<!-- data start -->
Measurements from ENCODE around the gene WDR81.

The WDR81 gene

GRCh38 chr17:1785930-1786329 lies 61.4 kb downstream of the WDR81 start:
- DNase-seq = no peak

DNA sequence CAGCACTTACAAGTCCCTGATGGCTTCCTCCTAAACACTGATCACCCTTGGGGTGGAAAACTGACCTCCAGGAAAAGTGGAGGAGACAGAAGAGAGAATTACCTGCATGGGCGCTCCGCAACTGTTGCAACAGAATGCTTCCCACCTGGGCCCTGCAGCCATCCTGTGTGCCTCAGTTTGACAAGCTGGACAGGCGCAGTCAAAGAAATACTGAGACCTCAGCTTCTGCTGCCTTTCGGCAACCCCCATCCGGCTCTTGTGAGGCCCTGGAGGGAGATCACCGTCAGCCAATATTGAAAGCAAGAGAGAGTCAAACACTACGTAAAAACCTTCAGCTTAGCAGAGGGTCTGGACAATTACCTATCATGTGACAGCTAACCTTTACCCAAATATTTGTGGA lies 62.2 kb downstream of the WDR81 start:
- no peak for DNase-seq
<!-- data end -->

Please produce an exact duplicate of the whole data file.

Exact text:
Measurements from ENCODE around the gene WDR81.

The WDR81 gene

GRCh38 chr17:1785930-1786329 lies 61.4 kb downstream of the WDR81 start:
- DNase-seq = no peak

DNA sequence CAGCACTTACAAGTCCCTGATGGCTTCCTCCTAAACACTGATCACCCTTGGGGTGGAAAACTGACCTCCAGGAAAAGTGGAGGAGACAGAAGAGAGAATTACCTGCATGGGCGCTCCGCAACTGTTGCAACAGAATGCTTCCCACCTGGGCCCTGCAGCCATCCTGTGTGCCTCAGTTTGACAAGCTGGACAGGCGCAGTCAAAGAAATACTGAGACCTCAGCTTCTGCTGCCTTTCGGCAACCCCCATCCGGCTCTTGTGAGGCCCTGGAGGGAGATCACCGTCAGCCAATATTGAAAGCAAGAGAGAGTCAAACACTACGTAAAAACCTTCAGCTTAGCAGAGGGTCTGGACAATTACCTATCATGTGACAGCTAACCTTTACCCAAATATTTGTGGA lies 62.2 kb downstream of the WDR81 start:
- no peak for DNase-seq